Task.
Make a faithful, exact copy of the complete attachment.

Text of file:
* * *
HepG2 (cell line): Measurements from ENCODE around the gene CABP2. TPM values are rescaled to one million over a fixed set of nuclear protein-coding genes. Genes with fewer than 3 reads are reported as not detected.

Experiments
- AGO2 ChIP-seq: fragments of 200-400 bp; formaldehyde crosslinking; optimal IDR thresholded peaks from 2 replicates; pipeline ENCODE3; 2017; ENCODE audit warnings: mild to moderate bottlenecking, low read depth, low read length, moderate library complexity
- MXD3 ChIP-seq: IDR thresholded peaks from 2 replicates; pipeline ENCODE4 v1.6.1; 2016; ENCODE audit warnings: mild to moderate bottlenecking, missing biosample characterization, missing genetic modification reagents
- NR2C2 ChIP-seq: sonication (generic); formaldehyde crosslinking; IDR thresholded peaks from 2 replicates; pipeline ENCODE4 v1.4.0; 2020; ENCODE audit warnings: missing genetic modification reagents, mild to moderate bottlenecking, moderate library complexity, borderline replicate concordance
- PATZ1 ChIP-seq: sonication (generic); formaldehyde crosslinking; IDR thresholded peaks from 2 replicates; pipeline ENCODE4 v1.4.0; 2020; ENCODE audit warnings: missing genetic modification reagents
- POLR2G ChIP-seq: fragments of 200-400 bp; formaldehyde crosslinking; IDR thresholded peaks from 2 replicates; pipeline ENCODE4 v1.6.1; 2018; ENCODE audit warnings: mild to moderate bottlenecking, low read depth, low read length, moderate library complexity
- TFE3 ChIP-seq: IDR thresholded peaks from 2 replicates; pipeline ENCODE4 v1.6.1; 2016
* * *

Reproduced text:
HepG2 (cell line): Measurements from ENCODE around the gene CABP2. TPM values are rescaled to one million over a fixed set of nuclear protein-coding genes. Genes with fewer than 3 reads are reported as not detected.

Experiments
- AGO2 ChIP-seq: fragments of 200-400 bp; formaldehyde crosslinking; optimal IDR thresholded peaks from 2 replicates; pipeline ENCODE3; 2017; ENCODE audit warnings: mild to moderate bottlenecking, low read depth, low read length, moderate library complexity
- MXD3 ChIP-seq: IDR thresholded peaks from 2 replicates; pipeline ENCODE4 v1.6.1; 2016; ENCODE audit warnings: mild to moderate bottlenecking, missing biosample characterization, missing genetic modification reagents
- NR2C2 ChIP-seq: sonication (generic); formaldehyde crosslinking; IDR thresholded peaks from 2 replicates; pipeline ENCODE4 v1.4.0; 2020; ENCODE audit warnings: missing genetic modification reagents, mild to moderate bottlenecking, moderate library complexity, borderline replicate concordance
- PATZ1 ChIP-seq: sonication (generic); formaldehyde crosslinking; IDR thresholded peaks from 2 replicates; pipeline ENCODE4 v1.4.0; 2020; ENCODE audit warnings: missing genetic modification reagents
- POLR2G ChIP-seq: fragments of 200-400 bp; formaldehyde crosslinking; IDR thresholded peaks from 2 replicates; pipeline ENCODE4 v1.6.1; 2018; ENCODE audit warnings: mild to moderate bottlenecking, low read depth, low read length, moderate library complexity
- TFE3 ChIP-seq: IDR thresholded peaks from 2 replicates; pipeline ENCODE4 v1.6.1; 2016